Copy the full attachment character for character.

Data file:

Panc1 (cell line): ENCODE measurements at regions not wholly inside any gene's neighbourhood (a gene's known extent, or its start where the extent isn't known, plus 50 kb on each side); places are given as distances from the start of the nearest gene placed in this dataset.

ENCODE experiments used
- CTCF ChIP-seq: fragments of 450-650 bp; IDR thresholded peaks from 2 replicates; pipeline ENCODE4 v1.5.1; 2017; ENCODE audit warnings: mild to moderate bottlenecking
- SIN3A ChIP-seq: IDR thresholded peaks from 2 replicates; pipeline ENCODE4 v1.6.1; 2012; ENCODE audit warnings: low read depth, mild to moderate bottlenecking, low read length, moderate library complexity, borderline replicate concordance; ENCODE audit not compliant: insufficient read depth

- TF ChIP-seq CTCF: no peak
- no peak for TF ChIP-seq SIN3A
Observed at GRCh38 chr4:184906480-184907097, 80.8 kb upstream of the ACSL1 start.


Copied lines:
Panc1 (cell line): ENCODE measurements at regions not wholly inside any gene's neighbourhood (a gene's known extent, or its start where the extent isn't known, plus 50 kb on each side); places are given as distances from the start of the nearest gene placed in this dataset.

ENCODE experiments used
- CTCF ChIP-seq: fragments of 450-650 bp; IDR thresholded peaks from 2 replicates; pipeline ENCODE4 v1.5.1; 2017; ENCODE audit warnings: mild to moderate bottlenecking
- SIN3A ChIP-seq: IDR thresholded peaks from 2 replicates; pipeline ENCODE4 v1.6.1; 2012; ENCODE audit warnings: low read depth, mild to moderate bottlenecking, low read length, moderate library complexity, borderline replicate concordance; ENCODE audit not compliant: insufficient read depth

- TF ChIP-seq CTCF: no peak
- no peak for TF ChIP-seq SIN3A
Observed at GRCh38 chr4:184906480-184907097, 80.8 kb upstream of the ACSL1 start.